YIMBY and Instagram user Sinaevart has created a new set of renderings depicting how Foster + Partner’s original 2006 design for 200 Greenwich Street, aka Two World Trade Center, would look among the current skyline. The renderings come on the heels of the reports that Norman Foster is in the midst of revamping the design after developer Silverstein Properties returned to him to complete the final component of the World Trade Center complex. Work on the project has been stalled since the early 2010s.
Below are four renderings showing new perspectives of the British architect’s unbuilt icon. The first one shows a dramatic angle of how the four diamonds point downward toward the 9/11 Memorial, as previously intentioned by the architect.
The second shows a morning view from Midtown, with the steel and glass structure completely obscuring the view of 3 World Trade Center.
The third is a golden hour sunset view looking northeast at the World Trade Center complex, with the four diamonds visible from the New York harbor beyond the Statue of Liberty.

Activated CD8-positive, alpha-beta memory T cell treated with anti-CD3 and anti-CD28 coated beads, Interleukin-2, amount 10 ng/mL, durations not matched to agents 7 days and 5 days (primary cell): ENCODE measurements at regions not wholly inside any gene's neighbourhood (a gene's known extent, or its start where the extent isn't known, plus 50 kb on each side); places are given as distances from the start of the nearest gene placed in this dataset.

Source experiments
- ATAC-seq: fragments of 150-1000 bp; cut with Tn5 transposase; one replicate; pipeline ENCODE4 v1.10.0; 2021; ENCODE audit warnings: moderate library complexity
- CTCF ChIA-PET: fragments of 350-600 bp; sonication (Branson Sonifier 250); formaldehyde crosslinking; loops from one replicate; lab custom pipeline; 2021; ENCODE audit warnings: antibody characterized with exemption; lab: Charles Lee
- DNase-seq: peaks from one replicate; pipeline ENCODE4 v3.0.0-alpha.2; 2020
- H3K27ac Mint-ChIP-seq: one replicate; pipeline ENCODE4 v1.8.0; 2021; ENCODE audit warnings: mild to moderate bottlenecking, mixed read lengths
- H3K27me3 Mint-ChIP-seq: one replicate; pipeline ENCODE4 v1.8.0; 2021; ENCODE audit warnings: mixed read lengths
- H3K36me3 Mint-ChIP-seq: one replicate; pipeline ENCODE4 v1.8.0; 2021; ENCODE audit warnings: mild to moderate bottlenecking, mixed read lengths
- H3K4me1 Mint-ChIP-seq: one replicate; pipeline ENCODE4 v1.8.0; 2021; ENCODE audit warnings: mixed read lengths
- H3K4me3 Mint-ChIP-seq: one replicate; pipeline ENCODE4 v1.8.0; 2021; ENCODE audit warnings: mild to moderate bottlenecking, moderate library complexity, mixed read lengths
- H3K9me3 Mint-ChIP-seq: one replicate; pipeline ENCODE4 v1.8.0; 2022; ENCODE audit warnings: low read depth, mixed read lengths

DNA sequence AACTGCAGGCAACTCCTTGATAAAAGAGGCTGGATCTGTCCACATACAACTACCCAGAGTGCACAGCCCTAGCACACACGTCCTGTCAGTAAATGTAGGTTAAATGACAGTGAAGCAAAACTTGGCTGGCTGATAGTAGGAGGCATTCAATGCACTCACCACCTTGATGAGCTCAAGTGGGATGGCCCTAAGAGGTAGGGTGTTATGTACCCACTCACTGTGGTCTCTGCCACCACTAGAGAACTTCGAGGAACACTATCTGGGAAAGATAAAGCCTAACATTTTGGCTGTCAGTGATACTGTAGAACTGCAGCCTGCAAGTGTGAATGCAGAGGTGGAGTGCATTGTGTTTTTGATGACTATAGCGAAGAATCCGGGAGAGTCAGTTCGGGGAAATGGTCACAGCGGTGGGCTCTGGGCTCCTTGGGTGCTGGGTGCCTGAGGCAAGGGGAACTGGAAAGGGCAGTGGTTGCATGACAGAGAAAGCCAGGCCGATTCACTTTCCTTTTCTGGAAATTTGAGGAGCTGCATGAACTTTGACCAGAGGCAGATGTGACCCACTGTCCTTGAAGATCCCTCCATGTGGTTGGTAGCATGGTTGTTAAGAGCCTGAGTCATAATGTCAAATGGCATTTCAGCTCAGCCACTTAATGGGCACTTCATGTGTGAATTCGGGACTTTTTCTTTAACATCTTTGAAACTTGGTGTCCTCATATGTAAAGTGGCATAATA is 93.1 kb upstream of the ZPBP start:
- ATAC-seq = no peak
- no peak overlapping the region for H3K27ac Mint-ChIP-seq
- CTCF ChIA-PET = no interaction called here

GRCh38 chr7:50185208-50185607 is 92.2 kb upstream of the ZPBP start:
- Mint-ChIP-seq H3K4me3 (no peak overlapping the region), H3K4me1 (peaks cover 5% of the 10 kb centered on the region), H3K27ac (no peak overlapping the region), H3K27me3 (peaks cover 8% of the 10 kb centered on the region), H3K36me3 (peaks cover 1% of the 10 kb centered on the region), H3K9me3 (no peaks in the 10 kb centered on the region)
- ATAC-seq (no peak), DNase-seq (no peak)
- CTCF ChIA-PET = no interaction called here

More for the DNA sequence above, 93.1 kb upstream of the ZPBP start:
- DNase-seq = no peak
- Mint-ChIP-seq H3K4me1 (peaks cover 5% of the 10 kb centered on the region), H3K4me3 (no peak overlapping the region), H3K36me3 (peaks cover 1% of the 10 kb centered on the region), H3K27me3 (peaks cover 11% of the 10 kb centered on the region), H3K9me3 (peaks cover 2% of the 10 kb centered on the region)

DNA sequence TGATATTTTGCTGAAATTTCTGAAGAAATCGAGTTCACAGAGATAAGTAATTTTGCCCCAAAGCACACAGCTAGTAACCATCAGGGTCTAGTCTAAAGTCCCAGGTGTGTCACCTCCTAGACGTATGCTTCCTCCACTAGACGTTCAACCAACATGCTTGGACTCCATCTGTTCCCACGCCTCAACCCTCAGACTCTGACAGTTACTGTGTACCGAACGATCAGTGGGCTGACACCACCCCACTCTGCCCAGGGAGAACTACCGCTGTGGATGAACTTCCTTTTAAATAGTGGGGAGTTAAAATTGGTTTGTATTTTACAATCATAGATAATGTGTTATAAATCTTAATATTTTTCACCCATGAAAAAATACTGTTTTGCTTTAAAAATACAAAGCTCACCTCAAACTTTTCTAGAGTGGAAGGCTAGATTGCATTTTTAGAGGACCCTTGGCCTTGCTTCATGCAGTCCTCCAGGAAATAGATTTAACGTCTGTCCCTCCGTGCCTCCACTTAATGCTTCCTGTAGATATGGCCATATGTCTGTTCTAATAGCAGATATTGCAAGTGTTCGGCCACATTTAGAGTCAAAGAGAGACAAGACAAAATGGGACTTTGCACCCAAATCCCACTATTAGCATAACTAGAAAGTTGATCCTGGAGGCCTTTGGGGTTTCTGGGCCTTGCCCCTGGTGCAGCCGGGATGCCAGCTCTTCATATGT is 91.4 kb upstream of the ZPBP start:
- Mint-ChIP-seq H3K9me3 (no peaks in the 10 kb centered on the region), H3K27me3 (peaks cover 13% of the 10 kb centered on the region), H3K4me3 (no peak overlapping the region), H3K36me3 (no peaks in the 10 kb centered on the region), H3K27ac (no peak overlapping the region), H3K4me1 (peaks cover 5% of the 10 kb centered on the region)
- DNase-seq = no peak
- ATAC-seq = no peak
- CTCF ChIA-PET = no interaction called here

The last rendering is from Hudson Square and shows the skyscraper clad in an identically hued glass as the curtain wall of One World Trade Center. The dark centerline of the skyscraper is especially pronounced from this angle, and runs up from street level to the edges of the sloped roofline.
The header image for the article was originally photographed by Joe Woolhead and then superimposed with 200 Greenwich Street rendered by Jose Hernandez.
As planned, the diamond-topped supertall would become the second-tallest in Lower Manhattan and undoubtedly the most noticeable structure next to the 1,776-foot tall One World Trade Center. Right now, the property is still actively used as an entrance to the shops at the Oculus, the PATH station, and subways at Chambers Street, Park Place, Cortlandt Street, and Fulton Street. There are chairs, tables, planters, Instagram-friendly collages, and corrugated metal covered in colorfully commissioned graffiti and artwork. They also envelope the mechanical equipment, steel columns, and ventilation atop the incomplete ground-floor superstructure. All the artwork will likely be removed if and when construction commences.
A start and completion date for 200 Greenwich Street has yet to be seen, and progress is dependent on finding an anchor tenant for the skyscraper.